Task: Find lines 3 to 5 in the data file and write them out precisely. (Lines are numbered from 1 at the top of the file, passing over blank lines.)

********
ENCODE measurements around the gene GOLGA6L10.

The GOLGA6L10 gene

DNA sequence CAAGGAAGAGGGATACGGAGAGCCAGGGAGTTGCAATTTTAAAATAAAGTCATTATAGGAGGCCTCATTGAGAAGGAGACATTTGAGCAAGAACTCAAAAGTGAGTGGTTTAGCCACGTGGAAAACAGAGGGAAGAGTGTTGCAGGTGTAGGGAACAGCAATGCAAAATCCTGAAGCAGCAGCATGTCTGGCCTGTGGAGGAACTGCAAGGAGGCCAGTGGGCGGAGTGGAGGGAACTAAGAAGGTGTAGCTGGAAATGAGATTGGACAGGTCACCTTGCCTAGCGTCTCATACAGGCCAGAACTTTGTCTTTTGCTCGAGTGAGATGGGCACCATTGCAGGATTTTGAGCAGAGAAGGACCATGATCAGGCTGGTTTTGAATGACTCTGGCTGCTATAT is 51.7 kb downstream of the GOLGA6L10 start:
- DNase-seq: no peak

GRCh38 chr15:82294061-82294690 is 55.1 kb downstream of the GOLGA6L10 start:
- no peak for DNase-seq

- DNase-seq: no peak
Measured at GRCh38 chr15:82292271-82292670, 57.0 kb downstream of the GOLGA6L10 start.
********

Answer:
DNA sequence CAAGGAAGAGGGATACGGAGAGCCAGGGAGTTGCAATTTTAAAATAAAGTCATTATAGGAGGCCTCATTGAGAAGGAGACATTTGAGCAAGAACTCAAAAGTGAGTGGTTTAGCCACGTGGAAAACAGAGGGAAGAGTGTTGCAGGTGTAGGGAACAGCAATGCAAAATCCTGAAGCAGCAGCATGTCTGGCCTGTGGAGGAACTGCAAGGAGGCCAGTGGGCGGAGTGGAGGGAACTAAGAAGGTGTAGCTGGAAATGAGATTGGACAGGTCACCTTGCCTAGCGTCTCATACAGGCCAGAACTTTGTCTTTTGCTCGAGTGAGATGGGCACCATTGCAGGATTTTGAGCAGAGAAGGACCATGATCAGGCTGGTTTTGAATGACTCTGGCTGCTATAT is 51.7 kb downstream of the GOLGA6L10 start:
- DNase-seq: no peak

GRCh38 chr15:82294061-82294690 is 55.1 kb downstream of the GOLGA6L10 start: